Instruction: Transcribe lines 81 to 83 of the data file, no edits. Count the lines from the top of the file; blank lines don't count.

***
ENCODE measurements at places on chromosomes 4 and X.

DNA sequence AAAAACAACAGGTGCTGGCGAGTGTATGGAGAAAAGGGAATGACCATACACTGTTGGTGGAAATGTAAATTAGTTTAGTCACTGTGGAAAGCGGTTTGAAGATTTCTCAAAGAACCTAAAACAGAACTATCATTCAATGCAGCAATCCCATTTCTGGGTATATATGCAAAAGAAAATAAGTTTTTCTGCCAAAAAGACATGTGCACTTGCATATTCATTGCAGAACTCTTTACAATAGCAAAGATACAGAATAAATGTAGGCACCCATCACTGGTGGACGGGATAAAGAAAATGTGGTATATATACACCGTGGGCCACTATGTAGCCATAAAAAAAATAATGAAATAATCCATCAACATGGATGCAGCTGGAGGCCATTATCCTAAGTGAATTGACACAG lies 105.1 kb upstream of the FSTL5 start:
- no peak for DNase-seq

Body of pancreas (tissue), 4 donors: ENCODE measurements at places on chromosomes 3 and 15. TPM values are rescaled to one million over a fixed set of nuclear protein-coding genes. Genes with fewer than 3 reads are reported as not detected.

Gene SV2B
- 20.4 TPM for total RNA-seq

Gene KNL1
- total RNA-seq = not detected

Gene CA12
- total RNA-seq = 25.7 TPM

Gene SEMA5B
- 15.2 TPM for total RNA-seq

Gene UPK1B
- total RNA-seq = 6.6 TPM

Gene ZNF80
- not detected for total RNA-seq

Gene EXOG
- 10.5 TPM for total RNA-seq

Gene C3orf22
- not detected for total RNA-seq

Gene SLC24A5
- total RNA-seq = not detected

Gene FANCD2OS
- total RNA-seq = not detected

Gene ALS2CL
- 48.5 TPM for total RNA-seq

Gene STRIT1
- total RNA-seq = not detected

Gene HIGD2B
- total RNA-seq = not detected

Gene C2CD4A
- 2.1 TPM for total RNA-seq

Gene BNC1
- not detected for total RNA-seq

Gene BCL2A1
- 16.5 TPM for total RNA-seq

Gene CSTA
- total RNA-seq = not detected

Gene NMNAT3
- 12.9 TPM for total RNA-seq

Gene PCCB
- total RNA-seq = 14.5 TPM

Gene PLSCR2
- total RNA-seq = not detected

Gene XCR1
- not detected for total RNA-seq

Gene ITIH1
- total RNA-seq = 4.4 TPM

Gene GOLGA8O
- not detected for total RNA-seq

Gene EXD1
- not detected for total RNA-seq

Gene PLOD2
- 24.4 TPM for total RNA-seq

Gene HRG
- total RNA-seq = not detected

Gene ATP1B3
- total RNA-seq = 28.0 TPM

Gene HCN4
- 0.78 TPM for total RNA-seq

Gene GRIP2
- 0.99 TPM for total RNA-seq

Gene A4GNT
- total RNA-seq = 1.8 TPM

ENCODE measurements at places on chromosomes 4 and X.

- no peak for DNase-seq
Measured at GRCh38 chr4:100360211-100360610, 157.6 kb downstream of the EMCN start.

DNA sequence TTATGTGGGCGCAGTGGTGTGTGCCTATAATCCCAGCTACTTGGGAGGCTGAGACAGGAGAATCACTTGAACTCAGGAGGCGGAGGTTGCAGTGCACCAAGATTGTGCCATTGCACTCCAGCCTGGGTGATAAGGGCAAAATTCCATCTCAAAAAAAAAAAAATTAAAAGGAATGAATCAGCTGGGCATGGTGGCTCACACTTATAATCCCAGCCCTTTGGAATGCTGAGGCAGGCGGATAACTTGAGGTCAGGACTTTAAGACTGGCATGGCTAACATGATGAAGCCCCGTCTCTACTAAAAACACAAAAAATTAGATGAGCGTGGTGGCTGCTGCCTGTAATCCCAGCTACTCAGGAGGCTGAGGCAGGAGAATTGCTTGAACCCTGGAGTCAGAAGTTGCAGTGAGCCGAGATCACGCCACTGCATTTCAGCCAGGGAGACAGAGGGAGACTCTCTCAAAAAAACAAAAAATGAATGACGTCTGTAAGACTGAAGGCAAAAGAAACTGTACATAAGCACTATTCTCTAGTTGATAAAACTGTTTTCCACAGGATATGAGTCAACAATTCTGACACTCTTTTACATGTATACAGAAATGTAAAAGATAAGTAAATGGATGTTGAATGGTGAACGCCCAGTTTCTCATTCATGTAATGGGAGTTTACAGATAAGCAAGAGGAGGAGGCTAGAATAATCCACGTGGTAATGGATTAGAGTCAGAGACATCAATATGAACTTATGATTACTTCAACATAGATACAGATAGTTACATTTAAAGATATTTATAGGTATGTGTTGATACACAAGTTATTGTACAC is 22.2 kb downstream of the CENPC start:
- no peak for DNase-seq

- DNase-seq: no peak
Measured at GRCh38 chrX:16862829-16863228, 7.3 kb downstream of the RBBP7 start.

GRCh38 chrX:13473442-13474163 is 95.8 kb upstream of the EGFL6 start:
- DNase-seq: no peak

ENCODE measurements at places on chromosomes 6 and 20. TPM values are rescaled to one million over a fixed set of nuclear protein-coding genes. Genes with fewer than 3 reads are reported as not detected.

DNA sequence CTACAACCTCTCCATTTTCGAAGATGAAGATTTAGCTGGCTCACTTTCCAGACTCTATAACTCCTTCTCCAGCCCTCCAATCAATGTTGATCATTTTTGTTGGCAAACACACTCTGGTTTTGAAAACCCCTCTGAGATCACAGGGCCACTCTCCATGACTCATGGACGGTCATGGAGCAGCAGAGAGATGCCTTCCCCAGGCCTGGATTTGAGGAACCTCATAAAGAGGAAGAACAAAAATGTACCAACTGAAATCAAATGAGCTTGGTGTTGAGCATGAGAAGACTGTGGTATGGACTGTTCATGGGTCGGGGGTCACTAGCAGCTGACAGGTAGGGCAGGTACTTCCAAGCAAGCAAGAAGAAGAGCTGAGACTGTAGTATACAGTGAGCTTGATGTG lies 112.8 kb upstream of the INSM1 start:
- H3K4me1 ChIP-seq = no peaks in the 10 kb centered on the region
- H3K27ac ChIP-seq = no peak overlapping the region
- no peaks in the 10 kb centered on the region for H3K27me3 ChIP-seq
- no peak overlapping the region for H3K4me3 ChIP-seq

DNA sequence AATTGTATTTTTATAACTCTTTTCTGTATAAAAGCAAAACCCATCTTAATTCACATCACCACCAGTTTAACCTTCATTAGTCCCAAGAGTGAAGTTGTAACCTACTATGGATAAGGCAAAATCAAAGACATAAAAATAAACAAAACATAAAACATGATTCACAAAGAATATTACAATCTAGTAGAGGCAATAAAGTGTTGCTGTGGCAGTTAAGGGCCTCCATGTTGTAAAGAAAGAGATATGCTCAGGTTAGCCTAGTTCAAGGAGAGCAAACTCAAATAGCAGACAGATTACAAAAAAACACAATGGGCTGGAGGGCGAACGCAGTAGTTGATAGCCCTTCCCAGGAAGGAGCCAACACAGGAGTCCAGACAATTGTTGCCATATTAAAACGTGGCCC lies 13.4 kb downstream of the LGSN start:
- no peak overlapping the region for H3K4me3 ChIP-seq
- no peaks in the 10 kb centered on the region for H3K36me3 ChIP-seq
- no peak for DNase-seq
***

- no peak overlapping the region for H3K4me3 ChIP-seq
- no peaks in the 10 kb centered on the region for H3K36me3 ChIP-seq
- no peak for DNase-seq